I recently became fascinated with the strike zone and its effective boundaries. The strike zone laid out in baseball’s rule book is simple; it extends a total of 17 inches across the width of home plate, between the hitter’s knee and midsection and covering the entire depth of the plate. The strike zone as it actually gets called by umpires is complex. It shifts quite significantly depending on the handedness of the hitter for one.
That’s not the whole story though, not even close. The dexterity of the hitter isn’t the only significant variable in how the strike zone is called. Compare the following two strike zone heat maps, fitted from 2012 data on called pitches to right-handed hitters.
The strike zone in 3-0 counts (sample size (n): 3,665 called pitches) has an area of 3.73 square feet (sq. ft.) while the strike zone in 0-2 counts (n: 12,339) shrinks down to 2.39 sq. ft., a size about 64% as big. Interestingly, the zone does not appear to constrict itself equally, but rather by getting shorter (vertically) slightly more than it gets skinnier (horizontally). Look at this possibly overcrowded contour overlay.
I super imposed both the 50% threshold and the 75% threshold to show just how much it shrinks. Coincidentally, the 75% level in 3-0 counts is close to, but notably still larger than, the 50% level in 0-2 counts. That means that a pitch that would be a 50/50 toss-up when thrown in a 0-2 count would be called a strike about 85% of the time if the count had been 3-0 instead.
Strike zones in 3-0 counts are called over a larger area than in 0-2 counts. That is neither new nor surprising information. What I wanted to do was get more specific though and so I broke apart the 2012 data sample by both hitter side and count, fitted strike zones to each of the 24 categories and then computed the area of the zone, in square feet, created by the 50% threshold.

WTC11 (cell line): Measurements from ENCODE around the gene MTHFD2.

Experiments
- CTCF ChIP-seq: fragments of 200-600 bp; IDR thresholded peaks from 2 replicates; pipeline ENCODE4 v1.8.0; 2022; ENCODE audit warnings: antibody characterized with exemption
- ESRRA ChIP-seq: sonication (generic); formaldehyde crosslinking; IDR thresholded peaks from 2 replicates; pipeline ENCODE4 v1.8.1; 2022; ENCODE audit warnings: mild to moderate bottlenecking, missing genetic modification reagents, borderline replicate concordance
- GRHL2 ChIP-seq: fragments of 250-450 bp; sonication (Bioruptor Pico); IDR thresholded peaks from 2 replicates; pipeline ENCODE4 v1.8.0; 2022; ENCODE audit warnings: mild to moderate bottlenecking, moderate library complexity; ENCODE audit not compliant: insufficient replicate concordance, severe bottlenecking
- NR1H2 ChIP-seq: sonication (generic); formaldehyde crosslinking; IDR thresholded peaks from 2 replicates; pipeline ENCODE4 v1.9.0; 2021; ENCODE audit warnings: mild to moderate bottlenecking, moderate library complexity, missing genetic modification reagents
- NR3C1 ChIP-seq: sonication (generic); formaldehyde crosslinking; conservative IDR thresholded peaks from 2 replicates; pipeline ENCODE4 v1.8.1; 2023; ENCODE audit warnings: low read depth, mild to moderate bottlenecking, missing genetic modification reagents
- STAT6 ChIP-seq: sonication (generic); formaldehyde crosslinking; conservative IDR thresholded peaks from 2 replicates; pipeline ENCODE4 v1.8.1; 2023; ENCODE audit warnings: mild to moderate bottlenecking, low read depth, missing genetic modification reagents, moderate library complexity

|Count||LH SZ Size||RH SZ Size|
There were two points I immediately took away from the list. First is that the right-handed strike zone is almost uniformly larger than the left-handed one. There were only two counts where left-handed hitters faced a larger 50% strike zone: 1-2 and 2-2. However, with 0-2 counts were nearly identical, an interesting but unexplained grouping emerged; counts with two strikes saw a much tighter zone called on right-handed hitters than to their lefty counterparts.
Secondly, I expected that the zone in 0-0 counts would be fairly neutral compared to the other counts. Instead, it was firmly in the pitcher’s favor. Ordering the counts by their average size places 3-0 at the largest, no surprise, followed by 2-, 1-0 and then 0-0. Counts at 3-1 actually showed a smaller called zone than first pitches.
Matthew Carruth is a software engineer who has been fascinated with baseball statistics since age five. When not dissecting baseball, he is watching hockey or playing soccer.